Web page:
The neurologic effects and treatment options for exposure to biologic and chemical agents are outlined in a newly published article including co-author Dr. Daniel Pastula, assistant professor of epidemiology at Colorado School of Public Health, along with neurologists from the University of Colorado School of Medicine who collaborated with military physicians.
“We wrote this article to help neurohospitalists and other health care providers identify unusual neurologic illnesses that could result from potential biological or chemical attacks,” said Dr. Pastula. “While we hope such attacks never happen, our goal is to provide a resource for health care providers so that we can all be prepared in an emergency.”
Dr. Pastula is also an assistant professor in the CU School of Medicine’s department of neurology and in the department of medicine’s Division of Infectious Diseases.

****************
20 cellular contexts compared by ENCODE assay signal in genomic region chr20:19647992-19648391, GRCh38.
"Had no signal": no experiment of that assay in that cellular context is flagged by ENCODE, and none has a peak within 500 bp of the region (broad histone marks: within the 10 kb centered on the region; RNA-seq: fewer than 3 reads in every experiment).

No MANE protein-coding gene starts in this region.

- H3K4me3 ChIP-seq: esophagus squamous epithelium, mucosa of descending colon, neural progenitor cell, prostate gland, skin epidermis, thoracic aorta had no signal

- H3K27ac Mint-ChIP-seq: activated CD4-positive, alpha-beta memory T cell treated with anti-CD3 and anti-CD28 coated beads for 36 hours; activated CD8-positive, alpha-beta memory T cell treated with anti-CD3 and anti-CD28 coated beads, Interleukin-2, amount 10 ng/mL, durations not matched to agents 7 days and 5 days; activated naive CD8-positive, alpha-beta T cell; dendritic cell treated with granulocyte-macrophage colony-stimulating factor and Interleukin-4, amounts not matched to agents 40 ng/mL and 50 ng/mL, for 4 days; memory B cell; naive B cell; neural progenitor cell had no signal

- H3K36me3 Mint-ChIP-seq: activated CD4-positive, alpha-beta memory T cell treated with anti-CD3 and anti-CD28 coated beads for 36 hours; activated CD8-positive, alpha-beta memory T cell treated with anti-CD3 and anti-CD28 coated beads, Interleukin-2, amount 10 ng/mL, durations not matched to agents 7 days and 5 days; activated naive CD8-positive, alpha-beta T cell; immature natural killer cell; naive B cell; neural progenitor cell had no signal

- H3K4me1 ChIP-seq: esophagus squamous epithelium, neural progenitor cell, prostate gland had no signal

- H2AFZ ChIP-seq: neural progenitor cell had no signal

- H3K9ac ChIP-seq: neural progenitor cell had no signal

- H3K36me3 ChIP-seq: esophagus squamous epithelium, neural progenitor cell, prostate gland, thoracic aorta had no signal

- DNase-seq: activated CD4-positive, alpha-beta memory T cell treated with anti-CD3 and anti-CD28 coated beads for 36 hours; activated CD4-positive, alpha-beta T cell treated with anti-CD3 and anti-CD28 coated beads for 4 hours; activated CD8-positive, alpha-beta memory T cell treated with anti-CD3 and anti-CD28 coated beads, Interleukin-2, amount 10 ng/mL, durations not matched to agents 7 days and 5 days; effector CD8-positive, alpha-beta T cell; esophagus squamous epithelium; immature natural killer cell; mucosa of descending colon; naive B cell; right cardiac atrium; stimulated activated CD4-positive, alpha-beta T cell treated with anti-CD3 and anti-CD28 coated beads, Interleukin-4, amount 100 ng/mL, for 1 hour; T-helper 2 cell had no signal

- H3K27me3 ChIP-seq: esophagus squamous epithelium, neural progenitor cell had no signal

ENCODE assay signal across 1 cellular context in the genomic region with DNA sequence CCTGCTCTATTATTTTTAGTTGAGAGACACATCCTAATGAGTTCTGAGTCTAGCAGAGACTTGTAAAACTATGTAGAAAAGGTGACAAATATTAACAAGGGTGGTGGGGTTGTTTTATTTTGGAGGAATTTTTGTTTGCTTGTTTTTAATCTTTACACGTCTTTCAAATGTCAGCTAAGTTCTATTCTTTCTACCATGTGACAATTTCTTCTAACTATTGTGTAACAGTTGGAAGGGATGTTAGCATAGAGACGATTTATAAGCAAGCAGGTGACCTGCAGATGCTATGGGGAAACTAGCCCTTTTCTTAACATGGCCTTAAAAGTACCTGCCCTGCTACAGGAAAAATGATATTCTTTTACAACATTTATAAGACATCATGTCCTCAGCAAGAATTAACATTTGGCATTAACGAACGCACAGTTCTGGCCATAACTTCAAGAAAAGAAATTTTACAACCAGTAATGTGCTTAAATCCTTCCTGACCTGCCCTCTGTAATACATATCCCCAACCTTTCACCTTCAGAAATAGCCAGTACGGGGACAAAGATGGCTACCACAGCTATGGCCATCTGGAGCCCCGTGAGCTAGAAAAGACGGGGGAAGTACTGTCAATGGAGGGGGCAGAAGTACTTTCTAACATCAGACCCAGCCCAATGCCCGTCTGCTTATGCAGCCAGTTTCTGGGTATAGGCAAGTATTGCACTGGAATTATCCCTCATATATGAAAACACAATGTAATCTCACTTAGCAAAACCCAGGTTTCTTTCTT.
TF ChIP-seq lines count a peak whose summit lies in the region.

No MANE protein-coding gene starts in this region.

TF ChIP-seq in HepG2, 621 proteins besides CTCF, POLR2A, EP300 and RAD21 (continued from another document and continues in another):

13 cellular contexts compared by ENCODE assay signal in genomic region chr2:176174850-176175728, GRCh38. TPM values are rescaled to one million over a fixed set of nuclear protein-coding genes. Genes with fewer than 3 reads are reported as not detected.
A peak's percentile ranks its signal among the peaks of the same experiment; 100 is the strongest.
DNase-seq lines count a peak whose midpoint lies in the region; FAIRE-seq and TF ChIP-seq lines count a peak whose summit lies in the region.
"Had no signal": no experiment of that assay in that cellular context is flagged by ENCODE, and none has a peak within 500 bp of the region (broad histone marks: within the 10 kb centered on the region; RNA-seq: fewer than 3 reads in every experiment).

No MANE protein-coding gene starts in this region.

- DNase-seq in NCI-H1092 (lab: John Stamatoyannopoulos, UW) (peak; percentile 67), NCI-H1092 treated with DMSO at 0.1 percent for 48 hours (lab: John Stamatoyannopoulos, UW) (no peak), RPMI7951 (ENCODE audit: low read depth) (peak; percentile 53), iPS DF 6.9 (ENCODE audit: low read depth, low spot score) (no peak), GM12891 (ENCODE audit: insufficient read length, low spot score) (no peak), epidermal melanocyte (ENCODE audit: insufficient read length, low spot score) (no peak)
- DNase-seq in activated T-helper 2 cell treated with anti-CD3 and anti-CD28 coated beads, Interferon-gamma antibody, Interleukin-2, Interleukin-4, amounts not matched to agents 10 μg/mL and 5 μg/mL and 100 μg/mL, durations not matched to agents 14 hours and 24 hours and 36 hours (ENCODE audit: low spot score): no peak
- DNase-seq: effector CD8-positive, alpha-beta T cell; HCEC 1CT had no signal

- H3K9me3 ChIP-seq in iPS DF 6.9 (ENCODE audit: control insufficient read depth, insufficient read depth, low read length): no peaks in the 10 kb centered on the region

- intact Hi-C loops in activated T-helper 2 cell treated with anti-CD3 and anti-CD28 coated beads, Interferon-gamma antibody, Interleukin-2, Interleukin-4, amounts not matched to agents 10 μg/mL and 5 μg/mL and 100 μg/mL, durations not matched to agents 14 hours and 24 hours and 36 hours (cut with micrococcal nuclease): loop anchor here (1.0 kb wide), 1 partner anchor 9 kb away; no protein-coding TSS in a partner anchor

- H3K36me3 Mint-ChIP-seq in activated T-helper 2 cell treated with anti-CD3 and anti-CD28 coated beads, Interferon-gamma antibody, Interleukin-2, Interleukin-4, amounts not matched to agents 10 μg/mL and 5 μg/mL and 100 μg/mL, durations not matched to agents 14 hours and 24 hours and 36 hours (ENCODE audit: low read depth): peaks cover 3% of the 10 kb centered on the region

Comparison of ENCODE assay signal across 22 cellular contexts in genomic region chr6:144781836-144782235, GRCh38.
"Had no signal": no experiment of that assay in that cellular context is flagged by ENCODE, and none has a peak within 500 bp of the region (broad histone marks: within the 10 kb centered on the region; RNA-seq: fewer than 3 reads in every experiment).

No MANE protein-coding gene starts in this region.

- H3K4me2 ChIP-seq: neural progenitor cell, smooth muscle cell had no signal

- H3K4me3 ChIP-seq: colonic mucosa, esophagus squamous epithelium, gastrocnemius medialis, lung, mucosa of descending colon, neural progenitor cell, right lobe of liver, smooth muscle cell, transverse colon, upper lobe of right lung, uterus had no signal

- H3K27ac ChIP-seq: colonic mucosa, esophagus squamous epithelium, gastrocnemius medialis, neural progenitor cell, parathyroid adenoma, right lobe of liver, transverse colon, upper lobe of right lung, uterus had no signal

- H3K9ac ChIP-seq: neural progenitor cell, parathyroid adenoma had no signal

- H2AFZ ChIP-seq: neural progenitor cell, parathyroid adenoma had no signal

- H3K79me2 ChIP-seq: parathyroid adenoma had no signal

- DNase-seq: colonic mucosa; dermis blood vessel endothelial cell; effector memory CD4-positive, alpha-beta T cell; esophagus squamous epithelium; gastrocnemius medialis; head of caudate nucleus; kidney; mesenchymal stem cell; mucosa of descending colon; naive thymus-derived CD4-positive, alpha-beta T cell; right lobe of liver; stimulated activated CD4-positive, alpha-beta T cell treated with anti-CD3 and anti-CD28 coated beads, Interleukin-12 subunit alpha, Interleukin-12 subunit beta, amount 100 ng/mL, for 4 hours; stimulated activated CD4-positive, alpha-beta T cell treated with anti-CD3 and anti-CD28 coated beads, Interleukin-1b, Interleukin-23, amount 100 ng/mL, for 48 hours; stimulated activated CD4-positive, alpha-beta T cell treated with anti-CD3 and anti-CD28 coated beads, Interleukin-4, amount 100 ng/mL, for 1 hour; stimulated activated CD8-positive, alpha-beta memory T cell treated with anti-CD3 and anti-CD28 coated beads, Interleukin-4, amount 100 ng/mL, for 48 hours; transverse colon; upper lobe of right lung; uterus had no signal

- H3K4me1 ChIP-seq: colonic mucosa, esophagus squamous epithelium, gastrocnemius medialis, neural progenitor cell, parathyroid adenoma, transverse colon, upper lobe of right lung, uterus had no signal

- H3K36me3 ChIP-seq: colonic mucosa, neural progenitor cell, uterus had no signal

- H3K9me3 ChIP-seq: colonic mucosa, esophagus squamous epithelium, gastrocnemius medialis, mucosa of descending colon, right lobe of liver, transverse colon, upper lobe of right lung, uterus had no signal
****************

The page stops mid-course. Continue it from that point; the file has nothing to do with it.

The article, “Neuroterrorism Preparedness for the Neurohospitalist,” published Oct. 21 in the journal The Neurohospitalist, provides an overview of biological and chemical agents that might be used in potential terror attacks. Such agents can affect the nervous system and lead to paralysis, respiratory failure, and/or encephalopathy.
In the article, the authors describe how to recognize, diagnose, treat, and report exposures to anthrax, botulism, brucella, plague, smallpox, organophosphates, nerve agents, cyanide, or carfentanil.
“Our goal is to better prepare health care providers to clinically recognize and help manage potential effects of such agents. Additionally, we stress the importance of collaborating with state and local health departments when use of such agents is suspected.” Dr. Pastula said.
This article originally appeared in CU Anschutz Today.